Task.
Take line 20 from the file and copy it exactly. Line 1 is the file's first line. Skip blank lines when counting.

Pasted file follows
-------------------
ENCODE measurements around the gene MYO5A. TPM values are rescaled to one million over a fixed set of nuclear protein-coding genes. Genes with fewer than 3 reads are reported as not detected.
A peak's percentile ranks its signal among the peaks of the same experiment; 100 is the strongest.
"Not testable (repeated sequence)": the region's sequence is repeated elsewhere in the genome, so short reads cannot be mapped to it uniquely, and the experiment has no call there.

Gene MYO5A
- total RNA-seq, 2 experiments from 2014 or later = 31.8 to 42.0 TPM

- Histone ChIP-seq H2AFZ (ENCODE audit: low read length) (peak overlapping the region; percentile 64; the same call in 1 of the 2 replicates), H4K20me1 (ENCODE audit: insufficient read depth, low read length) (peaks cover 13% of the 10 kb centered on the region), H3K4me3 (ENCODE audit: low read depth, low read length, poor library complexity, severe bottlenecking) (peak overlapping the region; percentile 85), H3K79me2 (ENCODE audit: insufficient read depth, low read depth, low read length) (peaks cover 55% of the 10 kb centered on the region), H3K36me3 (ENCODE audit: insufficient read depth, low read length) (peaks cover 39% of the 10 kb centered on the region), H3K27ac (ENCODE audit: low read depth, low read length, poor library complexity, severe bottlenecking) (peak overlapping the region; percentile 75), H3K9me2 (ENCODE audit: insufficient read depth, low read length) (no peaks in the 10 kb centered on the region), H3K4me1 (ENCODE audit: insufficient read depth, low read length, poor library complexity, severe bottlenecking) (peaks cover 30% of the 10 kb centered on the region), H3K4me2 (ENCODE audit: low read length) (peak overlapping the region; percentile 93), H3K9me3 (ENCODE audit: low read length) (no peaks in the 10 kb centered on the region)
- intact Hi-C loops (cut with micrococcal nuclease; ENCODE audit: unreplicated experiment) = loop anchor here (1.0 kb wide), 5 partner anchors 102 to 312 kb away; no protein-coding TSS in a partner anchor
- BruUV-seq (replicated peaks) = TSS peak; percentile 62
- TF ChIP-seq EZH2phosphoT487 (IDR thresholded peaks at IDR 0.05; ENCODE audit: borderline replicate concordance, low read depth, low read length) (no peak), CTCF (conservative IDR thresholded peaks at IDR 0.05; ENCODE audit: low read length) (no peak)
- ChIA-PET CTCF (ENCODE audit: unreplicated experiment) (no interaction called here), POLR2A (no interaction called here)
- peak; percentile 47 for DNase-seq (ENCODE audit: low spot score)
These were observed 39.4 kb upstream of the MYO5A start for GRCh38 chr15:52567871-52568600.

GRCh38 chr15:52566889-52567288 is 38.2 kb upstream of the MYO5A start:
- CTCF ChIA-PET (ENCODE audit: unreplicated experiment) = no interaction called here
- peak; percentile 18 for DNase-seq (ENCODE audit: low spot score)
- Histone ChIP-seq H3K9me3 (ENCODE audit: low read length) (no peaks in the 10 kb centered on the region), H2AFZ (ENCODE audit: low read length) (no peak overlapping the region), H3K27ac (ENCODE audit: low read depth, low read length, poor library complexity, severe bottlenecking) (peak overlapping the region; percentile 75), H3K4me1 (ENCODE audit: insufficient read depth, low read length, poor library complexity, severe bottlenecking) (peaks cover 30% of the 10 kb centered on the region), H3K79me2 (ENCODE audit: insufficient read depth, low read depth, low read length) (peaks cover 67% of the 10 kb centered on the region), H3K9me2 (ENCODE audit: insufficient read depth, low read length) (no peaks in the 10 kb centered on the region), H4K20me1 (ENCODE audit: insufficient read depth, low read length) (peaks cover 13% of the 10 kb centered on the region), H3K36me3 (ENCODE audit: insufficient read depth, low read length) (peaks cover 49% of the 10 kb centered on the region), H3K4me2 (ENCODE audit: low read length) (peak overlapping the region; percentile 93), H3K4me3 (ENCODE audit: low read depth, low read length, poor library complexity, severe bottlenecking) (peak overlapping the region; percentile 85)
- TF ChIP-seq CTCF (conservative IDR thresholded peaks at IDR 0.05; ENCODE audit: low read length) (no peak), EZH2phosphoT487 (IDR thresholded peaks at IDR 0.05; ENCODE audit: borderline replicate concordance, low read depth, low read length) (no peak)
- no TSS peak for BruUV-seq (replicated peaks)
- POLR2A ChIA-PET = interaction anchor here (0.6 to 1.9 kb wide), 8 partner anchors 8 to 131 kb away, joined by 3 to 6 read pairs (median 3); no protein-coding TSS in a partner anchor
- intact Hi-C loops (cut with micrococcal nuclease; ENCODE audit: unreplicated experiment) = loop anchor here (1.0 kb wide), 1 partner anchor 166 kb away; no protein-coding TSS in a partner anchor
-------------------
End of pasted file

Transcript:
- intact Hi-C loops (cut with micrococcal nuclease; ENCODE audit: unreplicated experiment) = loop anchor here (1.0 kb wide), 1 partner anchor 166 kb away; no protein-coding TSS in a partner anchor